Midnight’s Children, By Salman Rushdie


Stroy
Saleem Sinai was born at midnight, the midnight of India's independence, and found himself mysteriously 'handcuffed to history' by the coincidence. He is one of 1,001 children born at the midnight hour, each of them endowed with an extraordinary talent - and whose privilege and curse it is to be both master and victims of their times. Through Saleem's gifts - inner ear and wildly sensitive sense of smell - we are drawn into a fascinating family saga set against the vast, colourful background of the India of the 20th century.

A note on the text
The making of Midnight’s Children began, by Rushdie’s own account, when he travelled to India in 1975, a return home sponsored by a £700 advance for his first novel Grimus, a quasi-science fantasy experiment that flopped badly. But his next novel would be different. “I had wanted for some time to write a novel of childhood,” he said in 2005. But it was not until this trip that he began to conceive “a more ambitious plan”. He would take Saleem Sinai, a minor character from an abandoned novel entitled The Antagonist, and link him to the totality of Indian independence by somehow making the history of modern India “all his fault”.

The idea was one thing; the writing would be something else. “I was broke,” recalls Rushdie. “The novel in my head was clearly going to be long and strange and take quite a while to write and in the meanwhile I had no money.” Having briefly been a copywriter for Ogilvy & Mather, he now rejoined the agency on a part-time basis, and settled down to write the book he was beginning to call Midnight’s Children, having rejected Children of Midnight as “banal”.

By mid-1979, he was done. The typescript was sent to his friend and editor Liz Calder at Jonathan Cape where, in the best publishing tradition, the first reader’s report was brief, hostile and dismissive: “The author should concentrate on short stories until he has mastered the novel form.”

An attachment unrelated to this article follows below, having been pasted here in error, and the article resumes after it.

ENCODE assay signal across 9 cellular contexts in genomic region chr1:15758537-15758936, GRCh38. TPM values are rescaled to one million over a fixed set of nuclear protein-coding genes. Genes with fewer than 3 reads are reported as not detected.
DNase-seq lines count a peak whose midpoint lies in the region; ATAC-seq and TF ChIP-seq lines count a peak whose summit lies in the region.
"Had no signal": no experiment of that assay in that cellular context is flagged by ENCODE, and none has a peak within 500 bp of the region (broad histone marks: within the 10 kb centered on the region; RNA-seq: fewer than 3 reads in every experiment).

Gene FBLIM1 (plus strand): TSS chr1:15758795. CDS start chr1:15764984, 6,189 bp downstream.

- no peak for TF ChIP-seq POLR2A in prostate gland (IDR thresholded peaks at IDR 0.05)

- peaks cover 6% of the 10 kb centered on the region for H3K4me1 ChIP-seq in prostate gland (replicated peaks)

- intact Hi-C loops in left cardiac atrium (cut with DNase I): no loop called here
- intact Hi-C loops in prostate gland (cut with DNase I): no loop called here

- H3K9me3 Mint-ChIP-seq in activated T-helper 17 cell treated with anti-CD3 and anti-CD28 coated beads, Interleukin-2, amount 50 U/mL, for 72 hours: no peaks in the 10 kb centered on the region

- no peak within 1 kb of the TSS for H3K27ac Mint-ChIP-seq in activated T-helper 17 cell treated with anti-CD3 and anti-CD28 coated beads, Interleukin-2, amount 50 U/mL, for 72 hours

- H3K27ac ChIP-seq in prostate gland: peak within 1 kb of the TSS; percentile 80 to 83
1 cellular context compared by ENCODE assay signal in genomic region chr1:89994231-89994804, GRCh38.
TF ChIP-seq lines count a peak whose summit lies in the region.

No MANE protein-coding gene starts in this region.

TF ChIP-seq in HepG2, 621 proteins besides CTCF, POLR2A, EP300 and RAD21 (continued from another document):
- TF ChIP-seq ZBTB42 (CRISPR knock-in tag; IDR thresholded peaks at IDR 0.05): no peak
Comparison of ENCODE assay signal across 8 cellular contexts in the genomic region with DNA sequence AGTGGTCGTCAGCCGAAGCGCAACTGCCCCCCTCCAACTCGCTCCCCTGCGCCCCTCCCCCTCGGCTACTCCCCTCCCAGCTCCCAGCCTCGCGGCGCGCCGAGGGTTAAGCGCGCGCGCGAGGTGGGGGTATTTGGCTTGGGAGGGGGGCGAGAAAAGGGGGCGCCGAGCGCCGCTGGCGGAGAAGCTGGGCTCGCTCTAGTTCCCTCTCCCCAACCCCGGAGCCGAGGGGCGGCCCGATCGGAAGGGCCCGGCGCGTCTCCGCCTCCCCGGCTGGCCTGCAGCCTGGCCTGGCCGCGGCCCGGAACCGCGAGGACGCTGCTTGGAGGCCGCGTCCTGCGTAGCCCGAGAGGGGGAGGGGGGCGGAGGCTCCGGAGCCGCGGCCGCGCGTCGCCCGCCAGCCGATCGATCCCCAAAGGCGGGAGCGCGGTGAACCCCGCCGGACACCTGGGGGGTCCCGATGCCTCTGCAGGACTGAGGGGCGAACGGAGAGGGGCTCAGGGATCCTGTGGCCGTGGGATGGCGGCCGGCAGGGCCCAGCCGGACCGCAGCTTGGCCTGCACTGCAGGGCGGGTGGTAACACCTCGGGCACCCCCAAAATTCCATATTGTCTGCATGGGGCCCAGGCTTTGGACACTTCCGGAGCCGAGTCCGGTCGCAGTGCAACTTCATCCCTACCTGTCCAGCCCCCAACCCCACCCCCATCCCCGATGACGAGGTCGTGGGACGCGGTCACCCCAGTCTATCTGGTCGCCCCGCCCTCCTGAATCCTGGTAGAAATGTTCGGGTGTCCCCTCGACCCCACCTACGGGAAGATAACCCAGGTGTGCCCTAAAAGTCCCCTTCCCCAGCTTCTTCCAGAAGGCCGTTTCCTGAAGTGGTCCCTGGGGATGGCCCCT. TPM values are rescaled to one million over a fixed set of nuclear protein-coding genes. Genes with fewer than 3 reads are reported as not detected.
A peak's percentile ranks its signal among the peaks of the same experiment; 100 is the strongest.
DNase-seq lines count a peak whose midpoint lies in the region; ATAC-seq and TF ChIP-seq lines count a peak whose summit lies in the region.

Thereafter, wiser readings prevailed. The novel was bought by both Cape in the UK and Alfred Knopf in the US. Calder, says Rushdie, saved him from “two bad mistakes”. There was an offstage “audience” character who was “redundant”; and there was a knot in the novel’s time line. Rushdie was persuaded to drop the character, and restructure the story chronologically.

On publication in the spring of 1981, the reviews were good, and the novel’s reception generally enthuiastic. But then, once the book appeared in India, there came the first of the political controversies that have tormented Rushdie throughout his literary career: Mrs Gandhi sued him for a single defamatory sentence about her relationship with her younger son Sanjay. The case never came to court; and eventually the offending sentence was dropped. Now that Mrs Gandhi and her “Emergency” are history, the text becomes less topical, but more timeless. Rushdie himself says that “Midnight’s Children is a product of its moment in history, touched and shaped by its time in ways which its author cannot wholly know.”

In its own time, it has been an acclaimed prizewinner, winning both the Booker prize in 1981, and “the Booker of Bookers” in 1993 and again in 2008. Chosen for the BBCs “Big Read” in 2003, its status as a contemporary classic seems assured. Rushdie himself has written, with appropriate modesty, that “if it can pass the test of another generation or two, it may endure”. Posterity awaits.